Social Prescribing

Social prescribing is listed as one of the ten high impact actions in the NHS England General Practice Forward View, it is has been identified that approximately 20% of patients will see their GP for what is considered a social problem. It is suggested that the implementation of a Social Prescribing scheme can allow individuals to access non-clinical support in a personalised and flexible manner to promote self-management as well as encouraging collaborative working across the local community, health care setting and the third sector.
Professor Veronica Wilkie talks about the impact of social prescribing

Social prescribing is listed as one of the ten high impact actions in the NHS England General Practice Forward View, it is has been identified that approximately 20% of patients will see their GP for what is considered a social problem. It is suggested that the implementation of a Social Prescribing scheme can allow individuals to access non-clinical support in a personalised and flexible manner to promote self-management as well as encouraging collaborative working across the local community, health care setting and the third sector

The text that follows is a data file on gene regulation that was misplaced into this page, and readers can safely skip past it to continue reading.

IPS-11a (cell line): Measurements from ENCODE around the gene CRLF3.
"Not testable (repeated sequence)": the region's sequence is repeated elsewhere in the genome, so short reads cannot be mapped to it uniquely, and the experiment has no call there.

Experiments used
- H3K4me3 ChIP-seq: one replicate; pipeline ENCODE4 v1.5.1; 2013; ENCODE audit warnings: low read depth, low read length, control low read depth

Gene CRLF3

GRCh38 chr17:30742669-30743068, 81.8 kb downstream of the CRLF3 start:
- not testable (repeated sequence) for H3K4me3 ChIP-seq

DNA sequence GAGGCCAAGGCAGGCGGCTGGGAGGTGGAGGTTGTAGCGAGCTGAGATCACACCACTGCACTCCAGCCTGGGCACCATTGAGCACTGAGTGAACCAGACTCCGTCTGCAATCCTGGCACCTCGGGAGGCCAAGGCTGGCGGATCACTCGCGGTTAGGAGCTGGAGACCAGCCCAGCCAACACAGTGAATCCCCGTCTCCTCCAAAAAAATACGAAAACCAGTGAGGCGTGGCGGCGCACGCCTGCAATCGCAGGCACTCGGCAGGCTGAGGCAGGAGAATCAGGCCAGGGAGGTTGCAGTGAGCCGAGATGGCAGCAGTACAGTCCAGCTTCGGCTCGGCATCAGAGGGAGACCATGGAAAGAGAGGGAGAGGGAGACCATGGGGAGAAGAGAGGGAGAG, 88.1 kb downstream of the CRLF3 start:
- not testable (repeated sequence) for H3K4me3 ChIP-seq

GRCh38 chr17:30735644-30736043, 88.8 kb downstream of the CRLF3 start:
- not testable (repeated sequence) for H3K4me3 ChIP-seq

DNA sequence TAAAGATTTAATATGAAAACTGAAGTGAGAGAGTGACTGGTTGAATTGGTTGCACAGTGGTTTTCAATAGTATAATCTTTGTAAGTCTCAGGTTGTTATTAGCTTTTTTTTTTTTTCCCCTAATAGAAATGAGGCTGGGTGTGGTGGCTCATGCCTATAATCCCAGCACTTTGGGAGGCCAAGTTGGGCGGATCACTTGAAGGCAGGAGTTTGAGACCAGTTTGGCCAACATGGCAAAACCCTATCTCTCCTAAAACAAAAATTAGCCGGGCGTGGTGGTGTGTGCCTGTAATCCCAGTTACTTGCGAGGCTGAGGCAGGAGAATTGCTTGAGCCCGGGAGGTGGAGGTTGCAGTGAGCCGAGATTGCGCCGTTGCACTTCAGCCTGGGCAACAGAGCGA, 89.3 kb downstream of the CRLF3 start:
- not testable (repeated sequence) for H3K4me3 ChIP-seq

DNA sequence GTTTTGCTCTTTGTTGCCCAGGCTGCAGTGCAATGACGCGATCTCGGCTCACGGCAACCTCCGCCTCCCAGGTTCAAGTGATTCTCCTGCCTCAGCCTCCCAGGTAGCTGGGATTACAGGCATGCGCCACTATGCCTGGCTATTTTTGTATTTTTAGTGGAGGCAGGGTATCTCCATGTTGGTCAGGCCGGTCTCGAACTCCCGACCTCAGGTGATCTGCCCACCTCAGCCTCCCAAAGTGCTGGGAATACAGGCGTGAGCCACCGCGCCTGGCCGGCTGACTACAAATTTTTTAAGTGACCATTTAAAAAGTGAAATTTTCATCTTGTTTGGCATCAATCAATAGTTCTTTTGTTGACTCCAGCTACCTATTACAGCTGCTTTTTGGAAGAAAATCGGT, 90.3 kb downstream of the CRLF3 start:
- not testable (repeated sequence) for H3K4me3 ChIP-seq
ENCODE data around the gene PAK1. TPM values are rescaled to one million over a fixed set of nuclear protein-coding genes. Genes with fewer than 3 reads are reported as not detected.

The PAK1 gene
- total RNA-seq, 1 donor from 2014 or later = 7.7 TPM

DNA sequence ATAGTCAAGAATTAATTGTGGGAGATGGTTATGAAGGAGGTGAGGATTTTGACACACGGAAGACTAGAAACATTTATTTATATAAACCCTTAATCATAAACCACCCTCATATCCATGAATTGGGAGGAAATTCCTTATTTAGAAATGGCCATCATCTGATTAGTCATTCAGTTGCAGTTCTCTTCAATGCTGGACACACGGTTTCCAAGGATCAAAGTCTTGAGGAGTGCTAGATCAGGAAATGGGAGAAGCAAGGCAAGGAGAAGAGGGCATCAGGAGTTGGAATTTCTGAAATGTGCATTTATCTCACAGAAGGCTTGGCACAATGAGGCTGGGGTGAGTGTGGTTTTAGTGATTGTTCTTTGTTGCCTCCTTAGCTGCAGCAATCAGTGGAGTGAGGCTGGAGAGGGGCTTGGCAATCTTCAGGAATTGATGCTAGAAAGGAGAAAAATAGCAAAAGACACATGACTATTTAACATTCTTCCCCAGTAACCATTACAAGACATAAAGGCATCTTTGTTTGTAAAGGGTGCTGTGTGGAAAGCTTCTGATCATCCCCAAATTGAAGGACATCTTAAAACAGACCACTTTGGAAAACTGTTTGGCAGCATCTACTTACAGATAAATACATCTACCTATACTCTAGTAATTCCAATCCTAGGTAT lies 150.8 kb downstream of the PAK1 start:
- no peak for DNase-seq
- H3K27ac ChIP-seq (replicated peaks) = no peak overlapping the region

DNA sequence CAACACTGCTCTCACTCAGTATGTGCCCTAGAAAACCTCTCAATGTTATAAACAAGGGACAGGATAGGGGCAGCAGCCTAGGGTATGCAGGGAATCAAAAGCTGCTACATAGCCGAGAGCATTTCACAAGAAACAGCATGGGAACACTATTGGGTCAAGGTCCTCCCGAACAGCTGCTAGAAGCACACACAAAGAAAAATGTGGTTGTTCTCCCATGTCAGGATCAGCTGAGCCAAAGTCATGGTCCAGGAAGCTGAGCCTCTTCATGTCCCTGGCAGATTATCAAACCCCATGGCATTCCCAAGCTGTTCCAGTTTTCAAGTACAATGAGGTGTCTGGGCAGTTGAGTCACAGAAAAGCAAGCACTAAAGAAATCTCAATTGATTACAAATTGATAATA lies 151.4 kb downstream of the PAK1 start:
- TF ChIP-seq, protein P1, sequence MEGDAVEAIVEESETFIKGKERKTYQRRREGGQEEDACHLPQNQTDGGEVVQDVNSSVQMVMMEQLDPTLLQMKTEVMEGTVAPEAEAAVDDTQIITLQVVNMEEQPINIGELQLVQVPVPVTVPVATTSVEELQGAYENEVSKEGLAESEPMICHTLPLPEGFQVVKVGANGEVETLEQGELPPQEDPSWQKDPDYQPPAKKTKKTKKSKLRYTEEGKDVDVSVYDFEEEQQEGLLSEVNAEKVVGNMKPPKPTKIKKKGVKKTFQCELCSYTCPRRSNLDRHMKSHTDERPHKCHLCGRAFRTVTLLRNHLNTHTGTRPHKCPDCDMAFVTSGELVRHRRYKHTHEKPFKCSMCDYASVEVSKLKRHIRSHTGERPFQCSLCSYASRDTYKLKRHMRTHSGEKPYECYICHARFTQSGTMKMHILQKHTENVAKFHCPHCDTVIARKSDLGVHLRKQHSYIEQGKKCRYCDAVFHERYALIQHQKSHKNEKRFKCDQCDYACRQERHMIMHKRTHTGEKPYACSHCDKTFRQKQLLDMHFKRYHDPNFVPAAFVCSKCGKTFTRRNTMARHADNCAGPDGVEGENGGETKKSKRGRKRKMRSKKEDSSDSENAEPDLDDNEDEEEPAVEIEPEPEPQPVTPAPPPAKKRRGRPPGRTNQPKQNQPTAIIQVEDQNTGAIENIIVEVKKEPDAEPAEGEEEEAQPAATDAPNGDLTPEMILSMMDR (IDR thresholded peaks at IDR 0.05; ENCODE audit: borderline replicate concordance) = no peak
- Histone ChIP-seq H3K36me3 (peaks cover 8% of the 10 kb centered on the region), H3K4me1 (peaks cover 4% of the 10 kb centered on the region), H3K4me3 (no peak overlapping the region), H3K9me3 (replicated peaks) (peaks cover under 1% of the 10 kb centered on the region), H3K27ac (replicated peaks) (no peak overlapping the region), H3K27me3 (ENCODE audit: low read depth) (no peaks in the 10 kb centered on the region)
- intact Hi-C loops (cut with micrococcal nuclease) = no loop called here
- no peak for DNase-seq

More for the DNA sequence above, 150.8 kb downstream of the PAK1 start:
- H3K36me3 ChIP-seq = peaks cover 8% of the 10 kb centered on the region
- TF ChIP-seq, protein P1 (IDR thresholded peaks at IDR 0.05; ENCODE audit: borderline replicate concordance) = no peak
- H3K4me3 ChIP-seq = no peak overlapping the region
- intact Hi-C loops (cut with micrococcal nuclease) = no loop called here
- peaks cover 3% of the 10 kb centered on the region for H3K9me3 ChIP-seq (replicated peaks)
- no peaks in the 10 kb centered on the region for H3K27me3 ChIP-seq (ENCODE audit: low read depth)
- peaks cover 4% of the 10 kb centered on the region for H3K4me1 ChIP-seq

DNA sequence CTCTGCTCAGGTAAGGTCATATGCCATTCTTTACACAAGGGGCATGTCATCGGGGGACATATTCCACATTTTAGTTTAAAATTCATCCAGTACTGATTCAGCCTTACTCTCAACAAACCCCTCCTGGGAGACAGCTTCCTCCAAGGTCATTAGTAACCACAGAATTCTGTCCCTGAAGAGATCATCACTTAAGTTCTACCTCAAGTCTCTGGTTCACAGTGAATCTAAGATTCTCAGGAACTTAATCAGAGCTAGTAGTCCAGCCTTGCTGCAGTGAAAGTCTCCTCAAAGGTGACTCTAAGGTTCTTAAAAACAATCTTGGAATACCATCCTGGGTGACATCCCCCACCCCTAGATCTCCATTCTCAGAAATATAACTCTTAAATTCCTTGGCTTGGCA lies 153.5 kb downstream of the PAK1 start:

Objectives:
  • To assess the patient’s needs, work with them to identify appropriate forms of support, and record their outcomes.
  • To help patients to overcome personal barriers and difficulties such as poor mobility, mental health, isolation, lack of access to transport, or low confidence.
  • To encourage and strengthen links between the local community, GP Practices and statutory service provision available in the locality.
  • To work with service providers to maximize the community resources available to patients in the local community.
  • To build links with existing volunteering/good neighbour schemes/ and community capacity building schemes in the local area in association with Community Brokers, WISH and other developments.
  • To reduce demand on GP Services and A&E admissions. (Particularly those patients considered to be ‘frequent attenders’)